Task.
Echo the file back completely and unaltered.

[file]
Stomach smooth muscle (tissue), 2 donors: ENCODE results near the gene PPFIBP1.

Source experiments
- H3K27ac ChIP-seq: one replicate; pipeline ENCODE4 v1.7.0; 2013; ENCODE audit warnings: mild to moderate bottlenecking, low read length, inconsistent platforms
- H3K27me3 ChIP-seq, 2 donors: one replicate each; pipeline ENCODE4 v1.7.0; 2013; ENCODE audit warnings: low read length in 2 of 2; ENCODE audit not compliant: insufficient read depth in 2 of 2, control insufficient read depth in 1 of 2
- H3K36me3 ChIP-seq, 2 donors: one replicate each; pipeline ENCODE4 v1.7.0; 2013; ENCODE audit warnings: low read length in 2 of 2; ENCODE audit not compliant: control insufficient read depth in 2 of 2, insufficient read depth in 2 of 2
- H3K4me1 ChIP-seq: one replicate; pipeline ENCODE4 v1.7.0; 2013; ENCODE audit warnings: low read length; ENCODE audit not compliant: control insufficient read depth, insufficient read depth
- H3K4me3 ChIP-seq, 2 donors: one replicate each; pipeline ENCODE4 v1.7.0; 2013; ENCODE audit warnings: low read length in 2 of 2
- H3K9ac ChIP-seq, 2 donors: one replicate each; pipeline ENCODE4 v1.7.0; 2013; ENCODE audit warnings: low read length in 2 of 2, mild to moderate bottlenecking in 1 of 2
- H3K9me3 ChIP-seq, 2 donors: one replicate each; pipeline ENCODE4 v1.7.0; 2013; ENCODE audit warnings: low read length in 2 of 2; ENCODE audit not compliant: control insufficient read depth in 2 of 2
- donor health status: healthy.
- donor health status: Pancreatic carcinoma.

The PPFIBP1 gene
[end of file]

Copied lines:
Stomach smooth muscle (tissue), 2 donors: ENCODE results near the gene PPFIBP1.

Source experiments
- H3K27ac ChIP-seq: one replicate; pipeline ENCODE4 v1.7.0; 2013; ENCODE audit warnings: mild to moderate bottlenecking, low read length, inconsistent platforms
- H3K27me3 ChIP-seq, 2 donors: one replicate each; pipeline ENCODE4 v1.7.0; 2013; ENCODE audit warnings: low read length in 2 of 2; ENCODE audit not compliant: insufficient read depth in 2 of 2, control insufficient read depth in 1 of 2
- H3K36me3 ChIP-seq, 2 donors: one replicate each; pipeline ENCODE4 v1.7.0; 2013; ENCODE audit warnings: low read length in 2 of 2; ENCODE audit not compliant: control insufficient read depth in 2 of 2, insufficient read depth in 2 of 2
- H3K4me1 ChIP-seq: one replicate; pipeline ENCODE4 v1.7.0; 2013; ENCODE audit warnings: low read length; ENCODE audit not compliant: control insufficient read depth, insufficient read depth
- H3K4me3 ChIP-seq, 2 donors: one replicate each; pipeline ENCODE4 v1.7.0; 2013; ENCODE audit warnings: low read length in 2 of 2
- H3K9ac ChIP-seq, 2 donors: one replicate each; pipeline ENCODE4 v1.7.0; 2013; ENCODE audit warnings: low read length in 2 of 2, mild to moderate bottlenecking in 1 of 2
- H3K9me3 ChIP-seq, 2 donors: one replicate each; pipeline ENCODE4 v1.7.0; 2013; ENCODE audit warnings: low read length in 2 of 2; ENCODE audit not compliant: control insufficient read depth in 2 of 2
- donor health status: healthy.
- donor health status: Pancreatic carcinoma.

The PPFIBP1 gene